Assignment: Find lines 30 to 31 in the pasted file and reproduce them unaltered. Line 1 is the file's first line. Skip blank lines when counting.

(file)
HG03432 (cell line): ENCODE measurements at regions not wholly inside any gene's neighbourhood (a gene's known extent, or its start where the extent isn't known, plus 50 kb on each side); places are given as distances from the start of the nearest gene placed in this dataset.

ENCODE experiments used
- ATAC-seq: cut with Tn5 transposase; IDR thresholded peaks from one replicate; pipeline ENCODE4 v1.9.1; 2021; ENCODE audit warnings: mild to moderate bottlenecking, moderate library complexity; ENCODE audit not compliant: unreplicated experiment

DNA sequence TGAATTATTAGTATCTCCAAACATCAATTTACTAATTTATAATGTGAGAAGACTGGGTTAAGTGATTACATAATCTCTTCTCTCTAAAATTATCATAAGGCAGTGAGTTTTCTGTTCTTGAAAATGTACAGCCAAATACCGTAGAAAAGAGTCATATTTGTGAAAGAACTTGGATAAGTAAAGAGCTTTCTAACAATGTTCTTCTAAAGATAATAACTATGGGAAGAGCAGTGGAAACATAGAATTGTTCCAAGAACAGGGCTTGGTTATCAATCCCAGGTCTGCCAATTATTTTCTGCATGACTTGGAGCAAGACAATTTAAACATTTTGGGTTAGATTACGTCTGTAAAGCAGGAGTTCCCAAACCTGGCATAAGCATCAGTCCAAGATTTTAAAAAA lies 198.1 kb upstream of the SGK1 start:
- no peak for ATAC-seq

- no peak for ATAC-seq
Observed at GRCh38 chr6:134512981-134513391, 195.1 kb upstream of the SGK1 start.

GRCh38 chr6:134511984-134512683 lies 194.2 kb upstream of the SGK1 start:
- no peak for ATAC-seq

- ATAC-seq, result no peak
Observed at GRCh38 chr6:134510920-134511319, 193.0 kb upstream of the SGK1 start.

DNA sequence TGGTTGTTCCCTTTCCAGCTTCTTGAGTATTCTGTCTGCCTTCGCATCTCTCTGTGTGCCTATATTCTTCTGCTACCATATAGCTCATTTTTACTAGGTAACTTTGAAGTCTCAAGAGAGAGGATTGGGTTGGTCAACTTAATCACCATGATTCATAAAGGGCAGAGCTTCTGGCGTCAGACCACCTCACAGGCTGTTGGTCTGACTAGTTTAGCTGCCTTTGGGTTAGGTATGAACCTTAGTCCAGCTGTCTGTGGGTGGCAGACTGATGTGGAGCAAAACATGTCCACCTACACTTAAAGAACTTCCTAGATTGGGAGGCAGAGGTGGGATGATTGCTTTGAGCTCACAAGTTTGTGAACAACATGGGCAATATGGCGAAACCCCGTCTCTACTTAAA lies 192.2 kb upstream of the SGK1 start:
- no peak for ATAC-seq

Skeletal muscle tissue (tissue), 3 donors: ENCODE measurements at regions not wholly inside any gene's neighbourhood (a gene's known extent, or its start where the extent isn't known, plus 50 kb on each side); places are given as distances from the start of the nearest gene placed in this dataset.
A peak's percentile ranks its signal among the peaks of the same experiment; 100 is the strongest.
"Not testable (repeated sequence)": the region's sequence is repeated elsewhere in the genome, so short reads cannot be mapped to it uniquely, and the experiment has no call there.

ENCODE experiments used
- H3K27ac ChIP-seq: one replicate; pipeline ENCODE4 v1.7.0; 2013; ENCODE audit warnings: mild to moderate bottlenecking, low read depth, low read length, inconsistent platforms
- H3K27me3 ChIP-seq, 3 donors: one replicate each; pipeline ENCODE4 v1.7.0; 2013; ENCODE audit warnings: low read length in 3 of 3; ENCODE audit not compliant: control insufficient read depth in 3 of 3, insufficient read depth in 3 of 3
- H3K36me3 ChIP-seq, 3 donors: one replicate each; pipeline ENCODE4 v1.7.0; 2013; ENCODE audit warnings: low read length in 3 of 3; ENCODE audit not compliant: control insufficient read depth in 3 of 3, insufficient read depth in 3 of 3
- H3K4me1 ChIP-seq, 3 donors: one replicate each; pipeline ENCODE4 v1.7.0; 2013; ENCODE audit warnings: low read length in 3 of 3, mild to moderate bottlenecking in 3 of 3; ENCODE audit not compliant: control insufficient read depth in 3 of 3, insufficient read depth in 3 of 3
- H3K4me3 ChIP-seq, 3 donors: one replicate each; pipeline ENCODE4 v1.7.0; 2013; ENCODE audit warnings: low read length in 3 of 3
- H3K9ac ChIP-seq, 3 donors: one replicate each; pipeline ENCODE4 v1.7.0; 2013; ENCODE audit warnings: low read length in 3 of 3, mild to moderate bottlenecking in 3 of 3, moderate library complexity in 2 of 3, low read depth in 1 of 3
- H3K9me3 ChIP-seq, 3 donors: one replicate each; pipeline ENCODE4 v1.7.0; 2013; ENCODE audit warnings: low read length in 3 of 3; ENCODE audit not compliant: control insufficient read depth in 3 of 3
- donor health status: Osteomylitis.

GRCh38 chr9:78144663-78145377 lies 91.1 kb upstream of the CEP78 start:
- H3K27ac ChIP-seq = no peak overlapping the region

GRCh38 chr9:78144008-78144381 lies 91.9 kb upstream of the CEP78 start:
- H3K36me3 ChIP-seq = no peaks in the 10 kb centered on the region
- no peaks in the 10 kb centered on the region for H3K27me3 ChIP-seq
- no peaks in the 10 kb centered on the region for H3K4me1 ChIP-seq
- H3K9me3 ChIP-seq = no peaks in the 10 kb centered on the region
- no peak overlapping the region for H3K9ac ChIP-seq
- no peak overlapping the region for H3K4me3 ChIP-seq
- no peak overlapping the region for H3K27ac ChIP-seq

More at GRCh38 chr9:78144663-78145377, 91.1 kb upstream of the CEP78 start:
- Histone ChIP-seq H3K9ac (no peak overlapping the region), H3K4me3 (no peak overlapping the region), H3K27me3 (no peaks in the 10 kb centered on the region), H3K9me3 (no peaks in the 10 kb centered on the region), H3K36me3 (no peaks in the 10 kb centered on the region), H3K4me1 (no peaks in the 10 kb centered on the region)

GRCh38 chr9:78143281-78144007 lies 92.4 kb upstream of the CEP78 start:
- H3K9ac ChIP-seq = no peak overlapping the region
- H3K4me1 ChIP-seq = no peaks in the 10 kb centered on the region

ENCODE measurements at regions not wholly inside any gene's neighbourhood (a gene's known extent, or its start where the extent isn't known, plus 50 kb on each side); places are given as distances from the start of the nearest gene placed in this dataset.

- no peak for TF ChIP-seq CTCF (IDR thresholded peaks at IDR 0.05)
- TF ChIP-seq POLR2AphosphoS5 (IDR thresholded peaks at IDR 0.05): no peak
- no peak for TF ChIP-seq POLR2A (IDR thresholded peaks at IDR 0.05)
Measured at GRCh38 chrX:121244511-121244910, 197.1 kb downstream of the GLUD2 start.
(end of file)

- no peaks in the 10 kb centered on the region for H3K27me3 ChIP-seq
- no peaks in the 10 kb centered on the region for H3K4me1 ChIP-seq